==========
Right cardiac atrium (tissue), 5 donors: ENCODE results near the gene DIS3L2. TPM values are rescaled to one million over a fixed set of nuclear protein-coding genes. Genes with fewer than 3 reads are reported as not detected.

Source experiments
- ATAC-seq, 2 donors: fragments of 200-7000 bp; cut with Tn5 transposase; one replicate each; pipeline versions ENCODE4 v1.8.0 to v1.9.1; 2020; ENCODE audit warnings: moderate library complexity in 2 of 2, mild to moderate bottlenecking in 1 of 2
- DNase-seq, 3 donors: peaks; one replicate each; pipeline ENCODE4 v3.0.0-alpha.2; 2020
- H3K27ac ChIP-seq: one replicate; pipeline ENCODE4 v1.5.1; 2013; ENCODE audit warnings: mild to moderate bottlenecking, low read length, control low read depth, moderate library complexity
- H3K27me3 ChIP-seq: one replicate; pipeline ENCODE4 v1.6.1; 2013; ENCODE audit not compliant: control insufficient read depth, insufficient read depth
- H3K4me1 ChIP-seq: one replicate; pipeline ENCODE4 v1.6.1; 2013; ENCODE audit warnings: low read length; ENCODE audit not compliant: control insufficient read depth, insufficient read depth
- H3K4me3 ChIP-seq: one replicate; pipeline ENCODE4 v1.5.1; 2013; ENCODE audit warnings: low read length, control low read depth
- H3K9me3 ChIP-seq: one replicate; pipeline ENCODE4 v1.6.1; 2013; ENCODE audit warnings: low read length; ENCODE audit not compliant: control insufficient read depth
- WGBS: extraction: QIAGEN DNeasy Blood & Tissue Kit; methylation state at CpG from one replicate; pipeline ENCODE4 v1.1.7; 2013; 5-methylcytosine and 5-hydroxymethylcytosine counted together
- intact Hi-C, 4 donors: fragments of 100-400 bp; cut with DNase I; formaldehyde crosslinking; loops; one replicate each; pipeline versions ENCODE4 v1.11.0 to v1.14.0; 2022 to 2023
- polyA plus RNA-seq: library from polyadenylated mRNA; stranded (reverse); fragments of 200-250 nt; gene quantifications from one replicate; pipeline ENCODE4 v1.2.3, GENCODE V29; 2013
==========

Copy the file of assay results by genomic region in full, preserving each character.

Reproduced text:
Right cardiac atrium (tissue), 5 donors: ENCODE results near the gene DIS3L2. TPM values are rescaled to one million over a fixed set of nuclear protein-coding genes. Genes with fewer than 3 reads are reported as not detected.

Source experiments
- ATAC-seq, 2 donors: fragments of 200-7000 bp; cut with Tn5 transposase; one replicate each; pipeline versions ENCODE4 v1.8.0 to v1.9.1; 2020; ENCODE audit warnings: moderate library complexity in 2 of 2, mild to moderate bottlenecking in 1 of 2
- DNase-seq, 3 donors: peaks; one replicate each; pipeline ENCODE4 v3.0.0-alpha.2; 2020
- H3K27ac ChIP-seq: one replicate; pipeline ENCODE4 v1.5.1; 2013; ENCODE audit warnings: mild to moderate bottlenecking, low read length, control low read depth, moderate library complexity
- H3K27me3 ChIP-seq: one replicate; pipeline ENCODE4 v1.6.1; 2013; ENCODE audit not compliant: control insufficient read depth, insufficient read depth
- H3K4me1 ChIP-seq: one replicate; pipeline ENCODE4 v1.6.1; 2013; ENCODE audit warnings: low read length; ENCODE audit not compliant: control insufficient read depth, insufficient read depth
- H3K4me3 ChIP-seq: one replicate; pipeline ENCODE4 v1.5.1; 2013; ENCODE audit warnings: low read length, control low read depth
- H3K9me3 ChIP-seq: one replicate; pipeline ENCODE4 v1.6.1; 2013; ENCODE audit warnings: low read length; ENCODE audit not compliant: control insufficient read depth
- WGBS: extraction: QIAGEN DNeasy Blood & Tissue Kit; methylation state at CpG from one replicate; pipeline ENCODE4 v1.1.7; 2013; 5-methylcytosine and 5-hydroxymethylcytosine counted together
- intact Hi-C, 4 donors: fragments of 100-400 bp; cut with DNase I; formaldehyde crosslinking; loops; one replicate each; pipeline versions ENCODE4 v1.11.0 to v1.14.0; 2022 to 2023
- polyA plus RNA-seq: library from polyadenylated mRNA; stranded (reverse); fragments of 200-250 nt; gene quantifications from one replicate; pipeline ENCODE4 v1.2.3, GENCODE V29; 2013